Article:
So an F1 driver’s car breaks down and he runs to the finish.?Would he be given the position? Novel idea. It seems that running is now allowed on the Tour de France bicycle race. I guess it is environmentally-friendly… but did he complete the race on a bike?

108 thoughts on “Running

    1. All resolved he regains the yellow shirt.
      Pathetic how these idiots are lining the road even closer and making it hard for the motorcyclists carving a gap for the cyclists.
      There are fans and there are complete pillock who make things difficult. It’s time the Tour put a stop to the idiots running in stupid costumes drunk in Borat Mankinis and creating havoc.
      Yes they are part of the essence of the Tour but now it’s getting too close for the riders.
      Something has to be done .

  1. They should have given him the same time as Bauke Mollema, and then a 5 minute time penalty for running up that hill.

  2. He can run, as long as he brings a bike with him over the line…. Carrying, dragging, pushing. It’s not the first time…

    1. Yes indeed…Fausto Coppi back in the Forties/Fifties carried his bike over
      the line twice….but he had about seven minutes on his nearest rival, so
      time to stop, have a beer, quick shower…trot across the line !

  3. News flash: they froze the results at -1K which seems appropriate since it was the fault of the organizers in not containing the crowd. It is a bit like your reporting about the gunfire in the forest. We have live TV resources while the French are asleep so from a (large) distance we find out what is going on

  4. They’ve taken the result from the point at which the organisers motorbike interfered with the race. (Just imagine what would happen in F1 if the safety car caused a crash by suddenly slowing)

    I think they’ve done the fair thing. And I think the entire cycling establishment and all fan organisations ought to shame the spectators that make such things happen on most of the mountain tops on Le Tour … shocking behaviour. One day there’s going to be a serious accident because of this crowding of the road. (has there been one already, I don’t know?)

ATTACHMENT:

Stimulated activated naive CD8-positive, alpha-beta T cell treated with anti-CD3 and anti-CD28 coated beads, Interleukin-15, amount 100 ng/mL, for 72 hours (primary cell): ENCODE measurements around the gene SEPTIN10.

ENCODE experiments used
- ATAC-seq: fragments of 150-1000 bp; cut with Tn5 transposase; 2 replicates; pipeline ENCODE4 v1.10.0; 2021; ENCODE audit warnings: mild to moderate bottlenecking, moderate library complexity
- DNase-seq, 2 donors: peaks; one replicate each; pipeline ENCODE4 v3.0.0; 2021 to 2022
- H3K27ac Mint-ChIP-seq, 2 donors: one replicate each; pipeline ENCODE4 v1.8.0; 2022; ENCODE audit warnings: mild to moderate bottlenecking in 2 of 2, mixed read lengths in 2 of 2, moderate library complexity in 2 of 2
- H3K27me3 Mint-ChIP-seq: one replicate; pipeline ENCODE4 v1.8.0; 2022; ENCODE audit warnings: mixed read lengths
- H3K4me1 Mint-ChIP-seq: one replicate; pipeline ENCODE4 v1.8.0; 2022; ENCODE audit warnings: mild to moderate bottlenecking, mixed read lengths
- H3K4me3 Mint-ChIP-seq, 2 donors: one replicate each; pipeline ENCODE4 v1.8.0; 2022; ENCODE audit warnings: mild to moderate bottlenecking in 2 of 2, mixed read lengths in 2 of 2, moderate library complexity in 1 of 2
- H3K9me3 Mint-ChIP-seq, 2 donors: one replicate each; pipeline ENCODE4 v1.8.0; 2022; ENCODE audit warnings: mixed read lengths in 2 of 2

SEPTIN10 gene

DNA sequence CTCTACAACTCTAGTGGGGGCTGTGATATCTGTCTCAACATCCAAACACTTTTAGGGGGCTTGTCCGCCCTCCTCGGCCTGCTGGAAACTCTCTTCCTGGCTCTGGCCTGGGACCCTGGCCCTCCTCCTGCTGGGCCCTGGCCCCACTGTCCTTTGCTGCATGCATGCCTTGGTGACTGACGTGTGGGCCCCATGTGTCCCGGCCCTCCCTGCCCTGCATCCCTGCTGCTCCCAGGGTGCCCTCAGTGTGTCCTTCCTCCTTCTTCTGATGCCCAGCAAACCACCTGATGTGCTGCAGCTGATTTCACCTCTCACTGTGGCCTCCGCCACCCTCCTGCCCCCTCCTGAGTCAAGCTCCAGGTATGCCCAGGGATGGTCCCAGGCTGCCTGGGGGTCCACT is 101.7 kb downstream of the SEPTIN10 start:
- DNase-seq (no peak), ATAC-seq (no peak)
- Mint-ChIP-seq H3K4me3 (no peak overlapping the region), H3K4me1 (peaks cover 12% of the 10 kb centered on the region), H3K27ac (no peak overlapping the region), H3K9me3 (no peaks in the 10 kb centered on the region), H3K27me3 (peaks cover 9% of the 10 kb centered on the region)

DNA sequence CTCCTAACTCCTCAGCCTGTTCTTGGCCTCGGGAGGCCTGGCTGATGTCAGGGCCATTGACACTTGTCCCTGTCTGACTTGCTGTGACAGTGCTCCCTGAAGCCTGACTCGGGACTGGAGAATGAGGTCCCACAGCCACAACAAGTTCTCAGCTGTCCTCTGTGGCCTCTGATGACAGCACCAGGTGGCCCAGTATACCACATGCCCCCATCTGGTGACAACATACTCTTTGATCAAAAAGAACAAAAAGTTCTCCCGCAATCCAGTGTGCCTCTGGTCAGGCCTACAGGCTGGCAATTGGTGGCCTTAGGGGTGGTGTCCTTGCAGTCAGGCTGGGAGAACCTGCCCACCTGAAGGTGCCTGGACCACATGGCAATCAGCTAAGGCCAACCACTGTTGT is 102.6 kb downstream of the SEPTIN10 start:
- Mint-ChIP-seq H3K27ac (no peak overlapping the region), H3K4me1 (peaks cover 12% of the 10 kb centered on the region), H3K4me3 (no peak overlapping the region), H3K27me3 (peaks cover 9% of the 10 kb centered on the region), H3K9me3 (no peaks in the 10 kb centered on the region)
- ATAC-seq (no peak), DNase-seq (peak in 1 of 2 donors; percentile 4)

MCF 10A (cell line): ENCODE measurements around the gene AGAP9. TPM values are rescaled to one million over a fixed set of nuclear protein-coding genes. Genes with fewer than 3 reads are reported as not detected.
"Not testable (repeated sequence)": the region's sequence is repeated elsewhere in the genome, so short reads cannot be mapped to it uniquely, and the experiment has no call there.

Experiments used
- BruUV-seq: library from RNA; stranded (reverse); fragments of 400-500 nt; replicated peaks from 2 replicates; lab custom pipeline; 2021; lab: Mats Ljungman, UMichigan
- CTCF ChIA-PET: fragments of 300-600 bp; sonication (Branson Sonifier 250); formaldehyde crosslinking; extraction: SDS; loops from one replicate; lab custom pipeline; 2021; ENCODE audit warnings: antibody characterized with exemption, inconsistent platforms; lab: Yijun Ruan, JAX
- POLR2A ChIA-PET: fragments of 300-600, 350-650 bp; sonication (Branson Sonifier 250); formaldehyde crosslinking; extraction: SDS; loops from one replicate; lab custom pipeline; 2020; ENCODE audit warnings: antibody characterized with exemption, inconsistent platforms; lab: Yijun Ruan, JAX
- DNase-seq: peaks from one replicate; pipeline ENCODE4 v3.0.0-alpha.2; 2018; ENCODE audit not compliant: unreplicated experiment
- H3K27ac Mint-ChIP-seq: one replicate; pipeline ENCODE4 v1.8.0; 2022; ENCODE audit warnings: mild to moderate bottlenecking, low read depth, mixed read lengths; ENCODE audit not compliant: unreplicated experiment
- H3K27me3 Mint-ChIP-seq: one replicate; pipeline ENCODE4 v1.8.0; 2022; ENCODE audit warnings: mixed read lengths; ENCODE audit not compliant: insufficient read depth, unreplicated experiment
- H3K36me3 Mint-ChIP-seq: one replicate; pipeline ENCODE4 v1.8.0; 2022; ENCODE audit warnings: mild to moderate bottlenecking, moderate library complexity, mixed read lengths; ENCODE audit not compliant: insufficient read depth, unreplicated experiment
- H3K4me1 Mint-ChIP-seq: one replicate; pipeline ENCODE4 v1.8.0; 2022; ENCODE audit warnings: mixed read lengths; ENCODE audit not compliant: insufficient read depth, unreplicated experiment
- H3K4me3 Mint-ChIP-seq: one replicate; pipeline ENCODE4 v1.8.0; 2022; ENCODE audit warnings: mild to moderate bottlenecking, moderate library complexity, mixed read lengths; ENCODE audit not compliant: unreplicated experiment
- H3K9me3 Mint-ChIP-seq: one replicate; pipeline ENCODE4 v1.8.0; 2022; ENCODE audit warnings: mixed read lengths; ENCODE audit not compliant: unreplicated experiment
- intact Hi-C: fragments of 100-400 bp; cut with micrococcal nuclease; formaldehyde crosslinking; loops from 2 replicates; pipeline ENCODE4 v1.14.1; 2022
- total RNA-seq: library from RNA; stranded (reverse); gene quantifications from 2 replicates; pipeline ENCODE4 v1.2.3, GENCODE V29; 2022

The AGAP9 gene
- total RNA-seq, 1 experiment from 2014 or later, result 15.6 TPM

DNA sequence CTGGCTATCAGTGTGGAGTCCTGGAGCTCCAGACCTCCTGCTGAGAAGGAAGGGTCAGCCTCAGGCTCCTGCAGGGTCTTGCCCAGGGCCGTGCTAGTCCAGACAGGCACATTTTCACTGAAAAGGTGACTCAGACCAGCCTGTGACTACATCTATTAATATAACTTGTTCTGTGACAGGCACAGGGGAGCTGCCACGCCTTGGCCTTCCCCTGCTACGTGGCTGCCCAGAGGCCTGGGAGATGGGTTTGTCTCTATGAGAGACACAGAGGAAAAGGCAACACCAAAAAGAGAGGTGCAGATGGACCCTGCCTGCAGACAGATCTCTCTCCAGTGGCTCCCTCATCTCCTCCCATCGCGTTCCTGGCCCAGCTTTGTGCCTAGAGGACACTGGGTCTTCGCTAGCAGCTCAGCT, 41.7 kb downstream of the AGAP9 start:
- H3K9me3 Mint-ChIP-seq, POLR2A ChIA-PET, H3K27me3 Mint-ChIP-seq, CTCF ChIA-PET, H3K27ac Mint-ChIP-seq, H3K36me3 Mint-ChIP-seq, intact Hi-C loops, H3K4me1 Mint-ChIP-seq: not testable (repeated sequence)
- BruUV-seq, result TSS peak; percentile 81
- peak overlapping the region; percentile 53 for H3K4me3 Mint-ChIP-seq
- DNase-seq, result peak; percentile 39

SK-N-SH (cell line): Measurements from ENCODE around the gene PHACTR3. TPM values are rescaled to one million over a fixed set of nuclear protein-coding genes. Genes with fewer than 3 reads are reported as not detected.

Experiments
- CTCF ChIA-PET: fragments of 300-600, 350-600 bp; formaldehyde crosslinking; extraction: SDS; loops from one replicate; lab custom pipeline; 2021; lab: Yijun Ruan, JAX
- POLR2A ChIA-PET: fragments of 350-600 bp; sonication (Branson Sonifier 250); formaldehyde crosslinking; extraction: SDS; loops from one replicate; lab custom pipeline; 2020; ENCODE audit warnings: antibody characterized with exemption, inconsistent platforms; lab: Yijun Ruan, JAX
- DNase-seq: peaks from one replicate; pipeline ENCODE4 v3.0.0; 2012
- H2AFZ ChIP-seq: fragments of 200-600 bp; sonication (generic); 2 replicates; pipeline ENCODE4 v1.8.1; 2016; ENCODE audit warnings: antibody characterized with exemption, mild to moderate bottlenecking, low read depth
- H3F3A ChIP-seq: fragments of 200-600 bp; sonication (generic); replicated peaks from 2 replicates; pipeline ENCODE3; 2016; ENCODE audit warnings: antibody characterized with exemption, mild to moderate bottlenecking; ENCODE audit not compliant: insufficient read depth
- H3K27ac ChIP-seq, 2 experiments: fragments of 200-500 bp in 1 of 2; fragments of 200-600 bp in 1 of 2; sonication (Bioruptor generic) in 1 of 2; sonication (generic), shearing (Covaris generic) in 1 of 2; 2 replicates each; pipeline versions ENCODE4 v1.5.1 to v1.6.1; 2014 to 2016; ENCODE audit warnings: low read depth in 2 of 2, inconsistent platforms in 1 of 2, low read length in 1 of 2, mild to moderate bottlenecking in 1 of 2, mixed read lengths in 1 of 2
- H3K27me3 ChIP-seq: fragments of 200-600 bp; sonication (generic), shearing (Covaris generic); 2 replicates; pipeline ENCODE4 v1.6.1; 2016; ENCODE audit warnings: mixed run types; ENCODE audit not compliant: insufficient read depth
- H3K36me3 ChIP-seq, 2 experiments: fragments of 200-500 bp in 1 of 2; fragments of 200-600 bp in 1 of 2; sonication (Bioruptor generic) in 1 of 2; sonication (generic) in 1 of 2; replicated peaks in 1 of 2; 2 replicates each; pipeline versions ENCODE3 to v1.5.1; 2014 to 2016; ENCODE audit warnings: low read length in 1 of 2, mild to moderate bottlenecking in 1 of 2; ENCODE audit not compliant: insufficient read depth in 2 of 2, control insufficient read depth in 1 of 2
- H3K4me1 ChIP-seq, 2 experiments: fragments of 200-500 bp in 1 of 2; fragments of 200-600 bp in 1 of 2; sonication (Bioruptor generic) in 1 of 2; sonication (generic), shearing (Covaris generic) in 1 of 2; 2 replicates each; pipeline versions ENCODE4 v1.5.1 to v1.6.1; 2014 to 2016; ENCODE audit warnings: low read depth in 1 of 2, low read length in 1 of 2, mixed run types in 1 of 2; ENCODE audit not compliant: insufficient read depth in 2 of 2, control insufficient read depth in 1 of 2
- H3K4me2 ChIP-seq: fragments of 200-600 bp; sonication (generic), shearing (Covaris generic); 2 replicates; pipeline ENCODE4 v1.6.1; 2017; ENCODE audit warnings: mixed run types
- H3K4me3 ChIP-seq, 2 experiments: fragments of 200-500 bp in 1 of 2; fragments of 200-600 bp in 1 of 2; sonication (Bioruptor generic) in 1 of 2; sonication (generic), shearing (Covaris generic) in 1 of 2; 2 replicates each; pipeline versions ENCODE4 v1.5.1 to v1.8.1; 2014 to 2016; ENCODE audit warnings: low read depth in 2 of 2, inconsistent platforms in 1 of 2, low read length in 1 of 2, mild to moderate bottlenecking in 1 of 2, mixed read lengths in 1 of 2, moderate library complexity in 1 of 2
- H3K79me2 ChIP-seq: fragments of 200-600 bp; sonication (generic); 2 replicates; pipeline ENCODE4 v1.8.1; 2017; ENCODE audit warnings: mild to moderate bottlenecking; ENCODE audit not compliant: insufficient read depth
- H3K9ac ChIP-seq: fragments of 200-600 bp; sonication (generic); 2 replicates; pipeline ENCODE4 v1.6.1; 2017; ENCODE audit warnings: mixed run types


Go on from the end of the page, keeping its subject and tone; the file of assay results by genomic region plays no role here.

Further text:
1. It nearly happened last weekend when Hamilton nearly hit the safety car

      I thought the TdeF bikes had transponders to measure their times, did Froome take his transponder when he ran to the finish line?

      1. Given they have spare bikes they can swap on and off, one would imagine the transponder might be attached to the rider not the bike. Bearing in mind that big amateur running events have RFID tags half the size of a credit card, that shouldn’t be challenging.

        1. RFID tags are passive though. Your time is taken running over that cable at the finish line at a running race. You’d need similar lines every 10m or so to achieve your aim.

          Dimension Data actually provide a GPS beacon for each bike. So, in theory, the exact position of each bike could be measured at the point of the incident. As I’m sure you’re aware, GPS is imperfect– especially when under trees (as per the stage yesterday). The beacons are still a bit ‘beta’, and apparently had gone a little screwy yesterday.

          Hopefully technology, the rules, and the spectators will catch up. Seeing a cycling race up close is an amazing experience. I’d hate to see it sanitised to the levels of the Formula E race I watched last year.

      2. Tony G, I’m aware that drivers in the leading race car can sometimes get close to the safety car, but I’m not aware of the safety car ever stopping and CAUSING the crash.

  5. Well, Nigel tried to push his Lotus across the finish line in Dallas way back in ’84… But it does leave the question: what happens in F1 when either a driver or a car crosses the line without the other?

      1. Yes it was Jack. Pushed over the line to 4th place at Sebring 1959 to clinch the World Drivers Championship.

      2. It’s an interesting comparison actually, that might seem to demonstrate a difference (one of many clearly!) between the two sports.

        In the Tour, the rider is #1. The impression is that the rider cannot win unless they cross the finish line
        In F1, the car is #1. The impression is that the drive cannot win unless their car crosses the finish line

    1. Yes, when (for example) Prost did it was called guts…before the Health & Safety brigade stepped in and got their paws into everything. SImilar thing when Senna got a lift from Mansell at Silverstone). There’d be the other teams throwing their toys out and protesting too.

      Acts like that gave the sport character but it’s all gone now; motor racing is dangerous… can’t have that now, can we.

      1. + 1 BenM. Which is why it was great that Hammy did a spot of crowd surfing at Silverstone, it is interaction that F1 needs to have with fans….although given the strict rules on after race activities ( i believe that hugging team members is frowned on ), it is a surprise that some team or official didn’t protest Lewis for exiting the parking area!

        1. i tbink that carlos sainz dad tried to push his dead rally car over the finishing line once. I dont think he made ir but kudos to him for trying

      2. Completely agree – how about when Senna parked his McLaren after seeing Eric Comas was in dire straights and went to turn off the Frenchman’s car’s engine – saving the life of Comas in the process.